This case illustrated the importance of recognizing tuberculosis as a cause of tonsillar abscess in a patient coming from tuberculosis endemic area. Persistent symptoms despite conservative treatment of usual pharyngeal tonsillitis in primary care clinic should be referred to otorhinolaryngology clinic for further evaluation to look for alternative diagnosis. This patient is also a young man who has no known medical illness and no history of contact with any patient diagnosed with tuberculosis. Pulmonary tuberculosis in Malaysia is common, therefore it should be considered as one of the etiological agent in persistent severe tonsillitis with abscess formation in this country.

Conflicts of Interest

The authors declare no conflicts of interest regarding the publication of this paper.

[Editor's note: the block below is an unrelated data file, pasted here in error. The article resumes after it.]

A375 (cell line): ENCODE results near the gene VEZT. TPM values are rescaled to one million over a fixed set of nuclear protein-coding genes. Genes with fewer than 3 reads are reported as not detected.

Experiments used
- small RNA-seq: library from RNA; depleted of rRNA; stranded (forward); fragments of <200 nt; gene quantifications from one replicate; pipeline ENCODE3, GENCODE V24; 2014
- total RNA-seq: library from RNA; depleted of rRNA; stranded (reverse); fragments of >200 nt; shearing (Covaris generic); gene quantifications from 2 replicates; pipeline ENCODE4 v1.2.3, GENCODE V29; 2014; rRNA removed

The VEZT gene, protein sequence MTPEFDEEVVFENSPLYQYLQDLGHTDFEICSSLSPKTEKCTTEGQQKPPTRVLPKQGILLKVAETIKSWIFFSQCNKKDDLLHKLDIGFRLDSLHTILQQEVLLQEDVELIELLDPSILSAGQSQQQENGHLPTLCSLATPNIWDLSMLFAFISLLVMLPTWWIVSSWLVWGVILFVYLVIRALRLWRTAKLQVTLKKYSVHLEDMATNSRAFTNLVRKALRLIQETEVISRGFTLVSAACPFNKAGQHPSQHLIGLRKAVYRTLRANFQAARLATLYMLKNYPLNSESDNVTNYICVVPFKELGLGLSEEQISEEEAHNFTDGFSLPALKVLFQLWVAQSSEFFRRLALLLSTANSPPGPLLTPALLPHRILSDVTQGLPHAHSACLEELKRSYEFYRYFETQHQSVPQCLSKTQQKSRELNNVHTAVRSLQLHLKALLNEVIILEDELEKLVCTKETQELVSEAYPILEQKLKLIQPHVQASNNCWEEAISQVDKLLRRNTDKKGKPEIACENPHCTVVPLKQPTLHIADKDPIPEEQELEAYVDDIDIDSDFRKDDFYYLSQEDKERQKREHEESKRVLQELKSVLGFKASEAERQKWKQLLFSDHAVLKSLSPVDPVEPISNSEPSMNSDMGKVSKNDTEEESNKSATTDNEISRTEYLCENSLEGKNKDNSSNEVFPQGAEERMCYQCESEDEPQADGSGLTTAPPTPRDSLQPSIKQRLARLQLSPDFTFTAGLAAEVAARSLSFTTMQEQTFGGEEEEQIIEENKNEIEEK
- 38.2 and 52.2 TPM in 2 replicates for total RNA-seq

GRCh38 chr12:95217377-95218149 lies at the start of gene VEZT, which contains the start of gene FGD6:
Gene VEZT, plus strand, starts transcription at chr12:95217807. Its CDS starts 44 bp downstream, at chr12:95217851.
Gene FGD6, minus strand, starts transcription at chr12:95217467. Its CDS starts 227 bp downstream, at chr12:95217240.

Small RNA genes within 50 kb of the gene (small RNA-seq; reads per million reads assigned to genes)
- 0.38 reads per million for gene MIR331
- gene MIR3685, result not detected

Cite this paper

Razali, F. , Ali, I. and Loh, K. (2019) Tuberculous Peritonsillar Abscess: A Case Report in Malaysia. International Journal of Otolaryngology and Head & Neck Surgery, 8, 166-170. doi: 10.4236/ijohns.2019.85018.

References

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[2] Afolabi, O.A., et al. (2014) Peritonsillar Abscess in Northern Nigeria: A 7 Years Review. Malaysian Journal of Medical Sciences, 21, 14-18.
[3] Panduranga, M.K., Shenoy, V.S., Nirupama, M., Prasad, V. and Majeed, N.Z. (2015) Tuberculosis of Waldeyer’s Ring with an Atypical Presentation as Chronic Adeno-Tonsilitis. Journal of Clinical & Diagnostic Research, 9, MD01-MD02.
[4] Shalini, J., Chauhan, A.N., Hazari, R.S., Maurya, A.K. and Biswas, B. (2010) An Unusual Cause of Recurrent Tonsillitis. BMJ Case Reports.
https://doi.org/10.1136/bcr.12.2009.2561
[5] Rohan, S. and Indra Devi, S. (2015) Clinical Manifestation and Risk Factors of Tuberculosis Infection in Malaysia: Case Study of a Community Clinic. Global Journal of Health Science, 7, 110-120.
https://doi.org/10.5539/gjhs.v7n4p110